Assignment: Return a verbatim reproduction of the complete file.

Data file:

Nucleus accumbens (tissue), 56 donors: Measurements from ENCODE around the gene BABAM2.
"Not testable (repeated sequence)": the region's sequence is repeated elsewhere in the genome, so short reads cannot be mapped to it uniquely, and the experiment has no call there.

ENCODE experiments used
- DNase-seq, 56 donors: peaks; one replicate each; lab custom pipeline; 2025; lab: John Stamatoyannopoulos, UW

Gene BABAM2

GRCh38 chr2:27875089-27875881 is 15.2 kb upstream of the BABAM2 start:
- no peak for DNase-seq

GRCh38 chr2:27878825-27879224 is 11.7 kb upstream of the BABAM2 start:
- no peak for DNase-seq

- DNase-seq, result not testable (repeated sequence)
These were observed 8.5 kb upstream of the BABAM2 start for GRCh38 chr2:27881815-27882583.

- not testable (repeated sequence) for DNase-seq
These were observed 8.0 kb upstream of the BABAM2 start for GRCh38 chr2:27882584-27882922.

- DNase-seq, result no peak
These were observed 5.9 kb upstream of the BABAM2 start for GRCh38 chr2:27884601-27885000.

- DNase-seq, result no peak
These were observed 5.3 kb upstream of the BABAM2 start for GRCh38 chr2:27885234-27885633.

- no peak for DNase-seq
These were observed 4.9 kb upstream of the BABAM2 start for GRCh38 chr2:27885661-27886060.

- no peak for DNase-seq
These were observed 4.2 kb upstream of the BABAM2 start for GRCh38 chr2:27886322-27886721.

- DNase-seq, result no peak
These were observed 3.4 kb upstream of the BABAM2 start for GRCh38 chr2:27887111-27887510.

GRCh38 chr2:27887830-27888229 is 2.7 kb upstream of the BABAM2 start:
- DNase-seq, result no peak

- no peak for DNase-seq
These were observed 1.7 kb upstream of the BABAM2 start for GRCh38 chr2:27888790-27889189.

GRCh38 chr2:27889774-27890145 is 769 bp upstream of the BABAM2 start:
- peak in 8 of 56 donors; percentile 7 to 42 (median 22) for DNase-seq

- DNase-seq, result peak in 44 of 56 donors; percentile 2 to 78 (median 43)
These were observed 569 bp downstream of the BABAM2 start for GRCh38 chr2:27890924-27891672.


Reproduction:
Nucleus accumbens (tissue), 56 donors: Measurements from ENCODE around the gene BABAM2.
"Not testable (repeated sequence)": the region's sequence is repeated elsewhere in the genome, so short reads cannot be mapped to it uniquely, and the experiment has no call there.

ENCODE experiments used
- DNase-seq, 56 donors: peaks; one replicate each; lab custom pipeline; 2025; lab: John Stamatoyannopoulos, UW

Gene BABAM2

GRCh38 chr2:27875089-27875881 is 15.2 kb upstream of the BABAM2 start:
- no peak for DNase-seq

GRCh38 chr2:27878825-27879224 is 11.7 kb upstream of the BABAM2 start:
- no peak for DNase-seq

- DNase-seq, result not testable (repeated sequence)
These were observed 8.5 kb upstream of the BABAM2 start for GRCh38 chr2:27881815-27882583.

- not testable (repeated sequence) for DNase-seq
These were observed 8.0 kb upstream of the BABAM2 start for GRCh38 chr2:27882584-27882922.

- DNase-seq, result no peak
These were observed 5.9 kb upstream of the BABAM2 start for GRCh38 chr2:27884601-27885000.

- DNase-seq, result no peak
These were observed 5.3 kb upstream of the BABAM2 start for GRCh38 chr2:27885234-27885633.

- no peak for DNase-seq
These were observed 4.9 kb upstream of the BABAM2 start for GRCh38 chr2:27885661-27886060.

- no peak for DNase-seq
These were observed 4.2 kb upstream of the BABAM2 start for GRCh38 chr2:27886322-27886721.

- DNase-seq, result no peak
These were observed 3.4 kb upstream of the BABAM2 start for GRCh38 chr2:27887111-27887510.

GRCh38 chr2:27887830-27888229 is 2.7 kb upstream of the BABAM2 start:
- DNase-seq, result no peak

- no peak for DNase-seq
These were observed 1.7 kb upstream of the BABAM2 start for GRCh38 chr2:27888790-27889189.

GRCh38 chr2:27889774-27890145 is 769 bp upstream of the BABAM2 start:
- peak in 8 of 56 donors; percentile 7 to 42 (median 22) for DNase-seq

- DNase-seq, result peak in 44 of 56 donors; percentile 2 to 78 (median 43)
These were observed 569 bp downstream of the BABAM2 start for GRCh38 chr2:27890924-27891672.